"Spider-Man, Spider-Man, does whatever a spider can," boasts the jazzy opener from the Spider-Man animated series, which ran from 1967 to 1970. Written by lyricist Paul Francis Webster and composer Bob Harris, the tune became a memorable slice of pop culture and drew covers from the Ramones, Aerosmith, and Michael Buble. Film composer Michael Giacchino teased his modern spin on the classic Spidey song just prior to the release of the 2017 movie Spider-Man: Homecoming.
This was recorded at RCA Studios in Toronto and features vocals from 12 members of the Billy Van Singers and Laurie Bower Singers groups.
The melody sounds pretty close to Charles Mingus' 1959 song "Boogie Stop Shuffle
," fueling the rumor that the jazz great played the bassline for the cartoon theme. But the show's director Ralph Bakshi has no recollection of Mingus hanging around the studio. "If he was there, I would've known," he insisted in a 2014 interview.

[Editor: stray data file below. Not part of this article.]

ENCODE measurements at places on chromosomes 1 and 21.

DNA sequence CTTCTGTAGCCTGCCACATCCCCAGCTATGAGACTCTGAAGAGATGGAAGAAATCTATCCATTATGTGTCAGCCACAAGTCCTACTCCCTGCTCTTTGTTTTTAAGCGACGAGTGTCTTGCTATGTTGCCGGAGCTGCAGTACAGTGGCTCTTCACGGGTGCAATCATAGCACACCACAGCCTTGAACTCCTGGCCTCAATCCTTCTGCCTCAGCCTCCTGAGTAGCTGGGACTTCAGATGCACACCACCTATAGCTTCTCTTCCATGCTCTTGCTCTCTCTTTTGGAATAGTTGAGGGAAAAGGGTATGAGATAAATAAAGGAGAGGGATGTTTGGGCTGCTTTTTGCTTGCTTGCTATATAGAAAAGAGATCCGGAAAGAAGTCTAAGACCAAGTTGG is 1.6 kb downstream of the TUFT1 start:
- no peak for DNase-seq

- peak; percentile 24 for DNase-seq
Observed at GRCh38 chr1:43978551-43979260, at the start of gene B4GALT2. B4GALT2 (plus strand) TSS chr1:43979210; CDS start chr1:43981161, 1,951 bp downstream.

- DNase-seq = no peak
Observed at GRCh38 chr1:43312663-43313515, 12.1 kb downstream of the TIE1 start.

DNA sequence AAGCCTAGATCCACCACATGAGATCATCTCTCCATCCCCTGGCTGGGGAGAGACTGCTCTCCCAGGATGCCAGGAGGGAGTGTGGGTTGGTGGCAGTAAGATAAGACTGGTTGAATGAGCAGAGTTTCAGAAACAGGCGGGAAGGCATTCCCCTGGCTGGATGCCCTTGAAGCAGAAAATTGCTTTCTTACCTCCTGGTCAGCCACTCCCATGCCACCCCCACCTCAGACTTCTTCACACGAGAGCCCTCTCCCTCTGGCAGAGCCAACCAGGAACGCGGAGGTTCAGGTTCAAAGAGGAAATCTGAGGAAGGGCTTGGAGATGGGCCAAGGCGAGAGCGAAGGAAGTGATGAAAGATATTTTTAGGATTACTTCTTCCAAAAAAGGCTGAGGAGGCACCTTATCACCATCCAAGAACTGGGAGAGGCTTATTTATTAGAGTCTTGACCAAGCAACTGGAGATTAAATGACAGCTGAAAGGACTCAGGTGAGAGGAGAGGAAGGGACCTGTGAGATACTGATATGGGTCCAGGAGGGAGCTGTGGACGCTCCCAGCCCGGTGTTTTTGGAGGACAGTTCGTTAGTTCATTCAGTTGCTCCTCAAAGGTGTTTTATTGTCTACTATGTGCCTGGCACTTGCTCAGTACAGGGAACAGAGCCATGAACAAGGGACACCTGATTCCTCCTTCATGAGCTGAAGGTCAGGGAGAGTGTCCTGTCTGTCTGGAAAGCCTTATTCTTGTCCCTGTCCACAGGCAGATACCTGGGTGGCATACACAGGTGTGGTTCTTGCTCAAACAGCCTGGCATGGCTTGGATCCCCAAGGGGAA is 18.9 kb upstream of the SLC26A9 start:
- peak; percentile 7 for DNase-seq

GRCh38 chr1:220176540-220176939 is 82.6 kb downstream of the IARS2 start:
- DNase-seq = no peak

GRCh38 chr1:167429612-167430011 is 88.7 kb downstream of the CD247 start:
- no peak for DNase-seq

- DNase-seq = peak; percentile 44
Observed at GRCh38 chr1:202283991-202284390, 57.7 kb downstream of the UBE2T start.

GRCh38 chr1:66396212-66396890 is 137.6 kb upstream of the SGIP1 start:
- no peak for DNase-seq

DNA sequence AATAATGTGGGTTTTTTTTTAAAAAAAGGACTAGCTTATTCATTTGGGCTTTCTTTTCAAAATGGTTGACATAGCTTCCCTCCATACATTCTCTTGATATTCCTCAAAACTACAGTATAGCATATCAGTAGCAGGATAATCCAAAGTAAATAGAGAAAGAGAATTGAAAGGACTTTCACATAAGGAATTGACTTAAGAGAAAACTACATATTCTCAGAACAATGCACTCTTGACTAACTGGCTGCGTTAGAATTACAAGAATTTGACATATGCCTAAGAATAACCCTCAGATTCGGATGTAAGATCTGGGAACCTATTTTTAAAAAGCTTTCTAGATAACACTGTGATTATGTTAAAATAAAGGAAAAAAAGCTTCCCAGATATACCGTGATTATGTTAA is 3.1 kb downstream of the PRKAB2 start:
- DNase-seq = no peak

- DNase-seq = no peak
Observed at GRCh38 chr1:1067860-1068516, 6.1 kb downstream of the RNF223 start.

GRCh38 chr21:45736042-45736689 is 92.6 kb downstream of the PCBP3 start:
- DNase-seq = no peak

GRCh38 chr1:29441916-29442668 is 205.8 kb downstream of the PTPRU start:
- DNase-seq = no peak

Paul Francis Webster was a dance instructor-turned-lyricist who hit his stride in the 1950s writing hit movie themes for MGM. He garnered 16 Academy Award nominations and won three for Best Original Song: "Secret Love" from the Doris Day film Calamity Jane, "Love Is A Many-Splendored Thing" from the William Holden film of the same name, and "The Shadow Of Your Smile" from the Richard Burton/Elizabeth Taylor film The Sandpiper. He also co-wrote the hits "I Got It Bad (and That Ain't Good)," "Black Coffee" and "Tender Is The Night."
Before composing "Spider-Man," Bob Harris wrote the theme to Stanley Kubrick's 1962 film Lolita.
Aerosmith's version featured on the soundtrack to Sam Raimi's Spider-Man (2002), starring Tobey Maguire. Joe Perry, the band's lead guitarist, also played on the theme for the 1994 Spider-Man cartoon.
Michael Buble first recorded this for his independent debut, BaBalu, in 2001. It was released as a single in 2004 to promote Spider-Man 2 and was used during the film's closing credits.